When I first heard that Steve Jobs of Apple had died at 56, I was sad because I have become a Mac fanatic. He developed the Mac and an incredible array of high-tech products we now take for granted.
I am not feigning technological prowess. I catch on to computer things very slowly. I love the Mac because it seems it was created for technological crawlers like me.
Donnie Jenkins, who wrote a technology column for the Times Free Press for years and is one of the most brilliant minds I have met in my years of splashing around here on this planet, has talked for years about Jobs. All I needed to see that Donnie was right about his genius was to own a Mac.
As a man, Jobs also was a work of art. In an address at Stanford University he said, "Your time is limited, so don't waste it living someone else's life. Don't be trapped by dogma -- which is living with the results of other people's thinking. Don't let the noise of others' opinions drown out your own inner voice ... have the courage to follow your own heart and intuition."
He was not just a design genius. He was a genius about living life.
So many of us build our entire lives around dogma created hundreds -- even thousands -- of years ago. We either are afraid to question it or feel unqualified. He faced the same kind of technological dogma but went inside himself to create the things he saw there.
At 30 he was fired by his own board of directors at Apple when they sided with his partner on an issue. Instead of foundering in resentment, he started another company that became so successful that Apple bought it, taking him right back to the company he founded. He simply resumed his career of designing unbelievable products.
He said the way he avoided losing himself in resentment when he was fired from his own company was by staying with doing what he loved. He told the Stanford class, "You've got to find what you love." When we allow resentment or any destructive emotion to take us away from what we love, we simply get lost like the songwriter I recently wrote about who let his resentment against Nashville chill down his creative self.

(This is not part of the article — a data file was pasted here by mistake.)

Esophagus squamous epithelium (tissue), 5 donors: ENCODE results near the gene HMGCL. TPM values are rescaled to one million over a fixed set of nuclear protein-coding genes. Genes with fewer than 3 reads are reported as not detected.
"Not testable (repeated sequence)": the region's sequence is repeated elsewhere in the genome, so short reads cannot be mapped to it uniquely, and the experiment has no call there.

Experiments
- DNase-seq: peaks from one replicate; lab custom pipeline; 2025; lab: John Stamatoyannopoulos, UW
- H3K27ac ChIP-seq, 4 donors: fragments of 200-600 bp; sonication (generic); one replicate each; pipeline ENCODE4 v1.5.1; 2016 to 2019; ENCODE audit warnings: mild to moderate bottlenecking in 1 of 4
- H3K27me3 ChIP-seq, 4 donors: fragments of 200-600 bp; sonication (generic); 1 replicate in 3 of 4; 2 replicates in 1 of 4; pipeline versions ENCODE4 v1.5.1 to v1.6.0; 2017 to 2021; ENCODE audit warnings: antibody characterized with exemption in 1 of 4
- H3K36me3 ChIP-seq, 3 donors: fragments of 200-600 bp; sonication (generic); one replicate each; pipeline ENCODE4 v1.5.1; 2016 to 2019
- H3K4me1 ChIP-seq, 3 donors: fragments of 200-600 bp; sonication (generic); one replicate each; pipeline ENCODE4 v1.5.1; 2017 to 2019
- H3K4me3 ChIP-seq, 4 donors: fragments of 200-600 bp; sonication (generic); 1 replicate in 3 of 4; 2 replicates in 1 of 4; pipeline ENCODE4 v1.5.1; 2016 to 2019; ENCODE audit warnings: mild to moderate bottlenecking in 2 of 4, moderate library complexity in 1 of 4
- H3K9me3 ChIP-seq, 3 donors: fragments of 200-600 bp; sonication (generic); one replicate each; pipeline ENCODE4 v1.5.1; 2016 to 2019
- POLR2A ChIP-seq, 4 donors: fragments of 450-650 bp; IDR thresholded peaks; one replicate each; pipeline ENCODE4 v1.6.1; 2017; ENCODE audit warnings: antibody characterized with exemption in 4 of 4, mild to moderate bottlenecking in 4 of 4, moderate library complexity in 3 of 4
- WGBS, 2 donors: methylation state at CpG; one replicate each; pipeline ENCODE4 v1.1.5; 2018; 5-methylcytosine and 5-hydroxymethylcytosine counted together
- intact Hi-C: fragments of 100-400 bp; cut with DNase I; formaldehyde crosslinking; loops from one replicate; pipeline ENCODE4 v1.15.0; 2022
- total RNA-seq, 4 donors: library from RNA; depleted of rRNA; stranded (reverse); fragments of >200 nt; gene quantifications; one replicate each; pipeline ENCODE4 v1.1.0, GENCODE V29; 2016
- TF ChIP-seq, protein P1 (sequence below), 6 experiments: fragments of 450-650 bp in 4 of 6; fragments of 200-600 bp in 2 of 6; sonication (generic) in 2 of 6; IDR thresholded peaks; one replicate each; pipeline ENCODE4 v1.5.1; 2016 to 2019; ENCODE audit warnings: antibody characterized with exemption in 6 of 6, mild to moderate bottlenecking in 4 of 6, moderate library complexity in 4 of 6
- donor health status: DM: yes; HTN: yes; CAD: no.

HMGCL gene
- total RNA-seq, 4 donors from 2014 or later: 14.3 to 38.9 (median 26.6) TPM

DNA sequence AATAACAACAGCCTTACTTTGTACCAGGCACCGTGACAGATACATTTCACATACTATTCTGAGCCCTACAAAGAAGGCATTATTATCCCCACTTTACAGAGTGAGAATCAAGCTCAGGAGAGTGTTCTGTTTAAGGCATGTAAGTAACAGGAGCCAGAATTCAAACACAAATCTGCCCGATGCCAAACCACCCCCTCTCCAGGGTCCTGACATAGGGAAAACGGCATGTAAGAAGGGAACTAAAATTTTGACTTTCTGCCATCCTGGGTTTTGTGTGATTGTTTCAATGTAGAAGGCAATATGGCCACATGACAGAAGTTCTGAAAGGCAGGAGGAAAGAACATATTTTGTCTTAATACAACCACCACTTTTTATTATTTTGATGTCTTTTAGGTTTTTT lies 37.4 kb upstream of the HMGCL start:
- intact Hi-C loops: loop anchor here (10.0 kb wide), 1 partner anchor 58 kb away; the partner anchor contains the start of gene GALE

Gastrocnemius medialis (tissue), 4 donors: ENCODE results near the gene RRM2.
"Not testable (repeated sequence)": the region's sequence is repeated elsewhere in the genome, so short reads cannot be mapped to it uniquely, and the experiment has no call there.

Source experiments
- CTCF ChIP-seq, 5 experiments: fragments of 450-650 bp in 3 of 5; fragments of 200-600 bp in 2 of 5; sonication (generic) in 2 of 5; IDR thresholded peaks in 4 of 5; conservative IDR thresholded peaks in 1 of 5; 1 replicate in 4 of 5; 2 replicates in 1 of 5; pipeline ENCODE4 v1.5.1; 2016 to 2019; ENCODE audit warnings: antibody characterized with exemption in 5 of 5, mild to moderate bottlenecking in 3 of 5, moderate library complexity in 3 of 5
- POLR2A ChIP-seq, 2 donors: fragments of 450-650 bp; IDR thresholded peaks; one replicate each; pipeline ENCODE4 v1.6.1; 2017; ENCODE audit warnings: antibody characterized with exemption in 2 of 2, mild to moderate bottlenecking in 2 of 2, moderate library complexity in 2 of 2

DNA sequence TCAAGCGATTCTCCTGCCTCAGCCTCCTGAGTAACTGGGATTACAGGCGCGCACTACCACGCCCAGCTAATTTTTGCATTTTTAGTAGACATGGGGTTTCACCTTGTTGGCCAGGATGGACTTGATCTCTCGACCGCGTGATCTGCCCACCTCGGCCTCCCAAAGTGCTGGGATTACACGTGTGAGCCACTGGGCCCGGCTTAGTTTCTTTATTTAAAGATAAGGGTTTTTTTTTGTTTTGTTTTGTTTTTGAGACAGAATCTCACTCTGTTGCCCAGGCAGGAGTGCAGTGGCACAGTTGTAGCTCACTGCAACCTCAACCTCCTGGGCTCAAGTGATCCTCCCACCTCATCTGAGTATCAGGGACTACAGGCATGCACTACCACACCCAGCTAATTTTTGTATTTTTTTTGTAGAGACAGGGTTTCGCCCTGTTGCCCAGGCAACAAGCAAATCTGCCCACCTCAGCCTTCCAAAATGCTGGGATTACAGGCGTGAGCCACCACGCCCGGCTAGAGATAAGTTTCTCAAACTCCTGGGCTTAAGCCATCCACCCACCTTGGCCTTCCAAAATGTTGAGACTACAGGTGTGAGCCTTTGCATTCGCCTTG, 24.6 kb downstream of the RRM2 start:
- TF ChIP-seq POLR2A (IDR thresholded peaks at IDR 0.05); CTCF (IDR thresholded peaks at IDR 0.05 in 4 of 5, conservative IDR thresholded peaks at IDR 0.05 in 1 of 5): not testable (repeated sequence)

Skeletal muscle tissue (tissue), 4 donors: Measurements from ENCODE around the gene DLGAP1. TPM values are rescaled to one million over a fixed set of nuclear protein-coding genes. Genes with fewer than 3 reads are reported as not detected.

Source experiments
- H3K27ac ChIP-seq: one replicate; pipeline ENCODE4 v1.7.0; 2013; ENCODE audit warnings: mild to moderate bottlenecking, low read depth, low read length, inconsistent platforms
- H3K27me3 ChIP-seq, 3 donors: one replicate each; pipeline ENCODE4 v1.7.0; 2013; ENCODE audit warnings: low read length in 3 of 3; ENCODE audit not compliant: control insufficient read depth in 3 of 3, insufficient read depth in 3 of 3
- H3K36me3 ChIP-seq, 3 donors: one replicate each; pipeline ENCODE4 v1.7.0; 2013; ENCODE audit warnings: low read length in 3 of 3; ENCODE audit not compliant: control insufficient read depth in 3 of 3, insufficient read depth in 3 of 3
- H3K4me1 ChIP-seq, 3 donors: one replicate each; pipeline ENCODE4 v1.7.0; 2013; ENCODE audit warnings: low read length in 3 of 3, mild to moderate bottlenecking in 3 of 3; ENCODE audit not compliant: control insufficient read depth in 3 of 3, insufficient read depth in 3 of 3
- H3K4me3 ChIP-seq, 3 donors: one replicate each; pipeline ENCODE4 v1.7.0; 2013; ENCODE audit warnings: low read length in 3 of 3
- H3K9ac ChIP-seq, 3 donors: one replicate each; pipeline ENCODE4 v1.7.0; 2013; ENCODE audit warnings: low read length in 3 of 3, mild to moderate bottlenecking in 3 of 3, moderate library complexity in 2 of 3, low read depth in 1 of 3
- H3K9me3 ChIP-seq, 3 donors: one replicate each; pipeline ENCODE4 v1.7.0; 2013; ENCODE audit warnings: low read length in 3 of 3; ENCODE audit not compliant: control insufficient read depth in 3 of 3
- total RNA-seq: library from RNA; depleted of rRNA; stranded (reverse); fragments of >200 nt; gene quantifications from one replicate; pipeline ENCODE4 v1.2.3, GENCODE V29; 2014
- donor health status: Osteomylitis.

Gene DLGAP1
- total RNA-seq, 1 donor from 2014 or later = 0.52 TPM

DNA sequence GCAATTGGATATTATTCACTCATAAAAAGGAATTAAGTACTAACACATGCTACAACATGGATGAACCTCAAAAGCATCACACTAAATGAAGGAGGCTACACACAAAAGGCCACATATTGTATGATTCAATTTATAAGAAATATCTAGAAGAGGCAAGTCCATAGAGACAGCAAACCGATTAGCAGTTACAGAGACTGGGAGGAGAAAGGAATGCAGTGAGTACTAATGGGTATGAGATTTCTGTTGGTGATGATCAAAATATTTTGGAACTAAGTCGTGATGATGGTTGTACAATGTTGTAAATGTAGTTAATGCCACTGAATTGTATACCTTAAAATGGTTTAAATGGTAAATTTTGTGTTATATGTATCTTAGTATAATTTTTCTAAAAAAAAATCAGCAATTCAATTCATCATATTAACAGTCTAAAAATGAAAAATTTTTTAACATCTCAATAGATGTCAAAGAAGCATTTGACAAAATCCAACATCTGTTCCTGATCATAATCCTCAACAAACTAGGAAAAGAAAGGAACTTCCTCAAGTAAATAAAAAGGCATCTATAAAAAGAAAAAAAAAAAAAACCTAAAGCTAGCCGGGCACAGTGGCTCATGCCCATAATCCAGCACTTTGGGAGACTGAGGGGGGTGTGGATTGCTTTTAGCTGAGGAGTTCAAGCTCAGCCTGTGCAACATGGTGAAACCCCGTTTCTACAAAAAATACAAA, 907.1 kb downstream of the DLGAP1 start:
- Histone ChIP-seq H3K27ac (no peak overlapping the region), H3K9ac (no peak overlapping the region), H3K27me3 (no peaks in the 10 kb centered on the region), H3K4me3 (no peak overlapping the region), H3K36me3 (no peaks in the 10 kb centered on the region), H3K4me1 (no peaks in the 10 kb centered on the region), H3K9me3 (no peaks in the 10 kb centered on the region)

Jobs said we should ask ourselves every day if what we plan to do that day is what we would do if we knew we would die before sundown. If the answer comes up too often as a clear no, it is time to change.
The thing that moves me about his life and achievements is the body of nonreligious but nevertheless deeply spiritual teachings that guided him toward his momentous discoveries.
Donnie Jenkins wrote something on a memorial blog for Pete Chaney that completely speaks to my feelings about losing Steve Jobs: "When a dreamer dies, they take the sun ... Then at some point the sun returns ... It dawns on you that their memories and contributions are forever with you. These sweet remnants now are evident to us. They will appear at the most unexpected times and in the strangest ways, as a testament to the loving nature of the healing universe."
Steve Jobs is gone now, but his sun keeps on rising and shining.
Email Dalton Roberts at DownhomeP@aol.com.